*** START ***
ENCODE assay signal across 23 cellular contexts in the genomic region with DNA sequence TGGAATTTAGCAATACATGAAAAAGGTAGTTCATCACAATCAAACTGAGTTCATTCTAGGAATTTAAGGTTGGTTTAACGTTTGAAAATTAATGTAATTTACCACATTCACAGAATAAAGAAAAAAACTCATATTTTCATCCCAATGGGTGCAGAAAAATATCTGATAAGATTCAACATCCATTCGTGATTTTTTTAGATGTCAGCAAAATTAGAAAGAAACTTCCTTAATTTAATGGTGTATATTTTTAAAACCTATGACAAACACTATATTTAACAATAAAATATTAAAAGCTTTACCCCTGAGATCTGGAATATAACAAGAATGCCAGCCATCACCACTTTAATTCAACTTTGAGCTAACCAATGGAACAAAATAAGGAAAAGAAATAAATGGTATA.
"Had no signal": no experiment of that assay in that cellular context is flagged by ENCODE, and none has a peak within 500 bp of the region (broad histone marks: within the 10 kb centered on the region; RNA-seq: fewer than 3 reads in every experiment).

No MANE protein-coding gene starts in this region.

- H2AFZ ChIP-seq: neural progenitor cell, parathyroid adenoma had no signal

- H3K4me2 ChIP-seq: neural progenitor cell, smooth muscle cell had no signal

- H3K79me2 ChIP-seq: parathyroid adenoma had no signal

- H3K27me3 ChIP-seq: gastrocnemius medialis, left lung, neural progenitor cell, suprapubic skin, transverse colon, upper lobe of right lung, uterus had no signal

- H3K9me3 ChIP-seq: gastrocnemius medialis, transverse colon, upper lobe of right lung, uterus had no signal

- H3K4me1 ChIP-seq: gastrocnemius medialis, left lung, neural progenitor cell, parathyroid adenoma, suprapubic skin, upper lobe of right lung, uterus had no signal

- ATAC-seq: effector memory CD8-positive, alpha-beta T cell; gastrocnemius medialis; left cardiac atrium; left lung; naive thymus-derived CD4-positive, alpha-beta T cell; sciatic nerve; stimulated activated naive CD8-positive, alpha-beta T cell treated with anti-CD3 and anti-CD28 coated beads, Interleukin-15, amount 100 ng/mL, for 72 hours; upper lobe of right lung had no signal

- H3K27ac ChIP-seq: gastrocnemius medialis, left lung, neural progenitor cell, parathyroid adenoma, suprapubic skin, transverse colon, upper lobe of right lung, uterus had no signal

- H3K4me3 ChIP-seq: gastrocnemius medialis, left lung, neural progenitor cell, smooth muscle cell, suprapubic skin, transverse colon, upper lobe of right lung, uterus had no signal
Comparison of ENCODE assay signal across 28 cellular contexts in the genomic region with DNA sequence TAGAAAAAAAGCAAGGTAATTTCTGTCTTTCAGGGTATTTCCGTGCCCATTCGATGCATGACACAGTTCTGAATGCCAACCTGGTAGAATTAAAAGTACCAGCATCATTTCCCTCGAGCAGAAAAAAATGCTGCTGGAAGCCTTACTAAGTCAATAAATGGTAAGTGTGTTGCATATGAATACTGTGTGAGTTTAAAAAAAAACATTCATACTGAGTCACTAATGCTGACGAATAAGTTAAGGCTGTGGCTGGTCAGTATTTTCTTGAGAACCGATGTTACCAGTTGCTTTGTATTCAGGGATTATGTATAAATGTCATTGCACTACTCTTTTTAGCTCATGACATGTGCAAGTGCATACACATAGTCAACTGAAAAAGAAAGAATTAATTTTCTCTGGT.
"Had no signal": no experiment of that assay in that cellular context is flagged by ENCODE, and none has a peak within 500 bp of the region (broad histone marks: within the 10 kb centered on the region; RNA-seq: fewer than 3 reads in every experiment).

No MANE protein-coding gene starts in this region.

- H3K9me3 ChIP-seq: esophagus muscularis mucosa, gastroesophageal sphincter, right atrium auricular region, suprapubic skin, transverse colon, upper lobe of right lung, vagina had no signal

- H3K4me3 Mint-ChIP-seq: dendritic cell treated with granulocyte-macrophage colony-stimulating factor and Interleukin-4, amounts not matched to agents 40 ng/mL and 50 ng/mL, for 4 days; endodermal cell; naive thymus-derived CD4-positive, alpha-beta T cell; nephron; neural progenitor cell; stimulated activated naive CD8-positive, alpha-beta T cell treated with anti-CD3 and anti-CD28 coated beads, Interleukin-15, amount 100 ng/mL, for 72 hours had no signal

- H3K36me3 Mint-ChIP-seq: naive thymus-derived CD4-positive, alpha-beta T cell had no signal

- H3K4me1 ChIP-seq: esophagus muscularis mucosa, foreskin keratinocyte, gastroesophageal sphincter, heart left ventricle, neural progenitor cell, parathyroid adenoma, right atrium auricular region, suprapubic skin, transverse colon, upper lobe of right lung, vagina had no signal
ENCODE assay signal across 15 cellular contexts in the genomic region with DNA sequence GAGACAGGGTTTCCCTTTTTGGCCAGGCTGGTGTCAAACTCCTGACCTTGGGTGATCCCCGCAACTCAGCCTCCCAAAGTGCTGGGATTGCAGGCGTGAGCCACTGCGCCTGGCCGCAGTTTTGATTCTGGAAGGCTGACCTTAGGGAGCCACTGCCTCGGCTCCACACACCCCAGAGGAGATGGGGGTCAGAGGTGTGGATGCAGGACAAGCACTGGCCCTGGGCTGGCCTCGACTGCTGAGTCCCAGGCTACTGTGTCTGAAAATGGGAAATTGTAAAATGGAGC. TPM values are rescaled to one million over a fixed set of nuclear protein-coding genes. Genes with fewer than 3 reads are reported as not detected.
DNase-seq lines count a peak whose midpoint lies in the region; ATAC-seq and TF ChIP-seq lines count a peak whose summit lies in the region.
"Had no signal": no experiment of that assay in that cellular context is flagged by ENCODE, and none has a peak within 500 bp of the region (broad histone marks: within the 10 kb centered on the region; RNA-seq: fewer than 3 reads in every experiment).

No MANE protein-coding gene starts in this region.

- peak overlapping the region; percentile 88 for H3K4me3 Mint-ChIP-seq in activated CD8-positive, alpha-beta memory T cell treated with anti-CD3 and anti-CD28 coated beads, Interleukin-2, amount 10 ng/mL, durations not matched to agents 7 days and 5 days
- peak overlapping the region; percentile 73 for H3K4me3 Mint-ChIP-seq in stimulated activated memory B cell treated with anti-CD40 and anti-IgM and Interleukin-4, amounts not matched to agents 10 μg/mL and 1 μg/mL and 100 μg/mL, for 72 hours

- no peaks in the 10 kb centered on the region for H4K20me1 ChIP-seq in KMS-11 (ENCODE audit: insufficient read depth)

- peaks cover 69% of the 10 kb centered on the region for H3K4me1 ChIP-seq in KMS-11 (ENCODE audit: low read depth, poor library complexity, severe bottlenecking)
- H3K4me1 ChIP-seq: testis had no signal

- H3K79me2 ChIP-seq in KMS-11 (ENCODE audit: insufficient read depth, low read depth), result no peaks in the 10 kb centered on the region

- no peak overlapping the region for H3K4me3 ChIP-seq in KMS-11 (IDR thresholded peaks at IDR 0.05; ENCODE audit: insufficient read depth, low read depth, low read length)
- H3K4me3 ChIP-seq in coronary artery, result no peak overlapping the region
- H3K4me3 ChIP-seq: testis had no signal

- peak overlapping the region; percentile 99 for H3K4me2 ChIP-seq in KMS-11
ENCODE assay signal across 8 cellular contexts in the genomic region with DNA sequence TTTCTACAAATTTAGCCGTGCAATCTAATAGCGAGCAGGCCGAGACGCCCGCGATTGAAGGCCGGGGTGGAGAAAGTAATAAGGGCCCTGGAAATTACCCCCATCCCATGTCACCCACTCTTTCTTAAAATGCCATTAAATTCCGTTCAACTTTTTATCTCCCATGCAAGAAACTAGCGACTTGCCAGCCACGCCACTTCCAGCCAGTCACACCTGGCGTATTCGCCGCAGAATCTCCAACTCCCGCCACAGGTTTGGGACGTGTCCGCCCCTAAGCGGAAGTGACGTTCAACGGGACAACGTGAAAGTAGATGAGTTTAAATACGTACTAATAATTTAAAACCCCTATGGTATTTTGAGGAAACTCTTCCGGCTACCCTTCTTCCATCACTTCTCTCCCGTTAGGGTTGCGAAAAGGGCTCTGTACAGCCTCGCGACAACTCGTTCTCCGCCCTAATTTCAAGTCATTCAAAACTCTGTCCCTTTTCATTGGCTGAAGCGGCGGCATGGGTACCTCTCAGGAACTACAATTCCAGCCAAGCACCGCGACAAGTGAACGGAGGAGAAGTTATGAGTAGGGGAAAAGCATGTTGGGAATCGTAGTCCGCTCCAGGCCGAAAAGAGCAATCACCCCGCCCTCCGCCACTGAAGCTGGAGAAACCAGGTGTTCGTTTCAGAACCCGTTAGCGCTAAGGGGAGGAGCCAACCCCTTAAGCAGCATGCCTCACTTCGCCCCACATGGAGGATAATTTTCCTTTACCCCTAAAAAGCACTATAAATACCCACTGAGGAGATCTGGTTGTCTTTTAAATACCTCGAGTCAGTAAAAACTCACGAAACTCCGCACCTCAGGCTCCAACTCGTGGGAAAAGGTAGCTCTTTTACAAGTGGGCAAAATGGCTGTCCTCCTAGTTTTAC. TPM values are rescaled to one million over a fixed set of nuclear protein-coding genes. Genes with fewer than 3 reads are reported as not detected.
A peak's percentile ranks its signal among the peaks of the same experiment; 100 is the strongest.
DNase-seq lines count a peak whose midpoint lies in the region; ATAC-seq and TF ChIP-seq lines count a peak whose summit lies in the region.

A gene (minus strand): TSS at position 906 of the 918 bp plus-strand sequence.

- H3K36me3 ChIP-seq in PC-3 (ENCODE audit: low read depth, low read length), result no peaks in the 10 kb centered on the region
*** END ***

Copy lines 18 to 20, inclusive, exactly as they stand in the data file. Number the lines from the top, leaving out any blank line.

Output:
- H3K36me3 Mint-ChIP-seq: naive thymus-derived CD4-positive, alpha-beta T cell had no signal

- H3K4me1 ChIP-seq: esophagus muscularis mucosa, foreskin keratinocyte, gastroesophageal sphincter, heart left ventricle, neural progenitor cell, parathyroid adenoma, right atrium auricular region, suprapubic skin, transverse colon, upper lobe of right lung, vagina had no signal
ENCODE assay signal across 15 cellular contexts in the genomic region with DNA sequence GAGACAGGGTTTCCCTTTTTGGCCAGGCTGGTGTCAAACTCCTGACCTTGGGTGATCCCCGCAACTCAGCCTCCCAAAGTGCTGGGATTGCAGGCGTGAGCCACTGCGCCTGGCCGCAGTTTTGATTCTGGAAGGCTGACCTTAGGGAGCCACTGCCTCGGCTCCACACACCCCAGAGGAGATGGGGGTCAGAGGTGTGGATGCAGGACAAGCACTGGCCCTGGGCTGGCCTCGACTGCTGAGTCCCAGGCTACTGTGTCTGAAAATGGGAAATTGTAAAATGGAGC. TPM values are rescaled to one million over a fixed set of nuclear protein-coding genes. Genes with fewer than 3 reads are reported as not detected.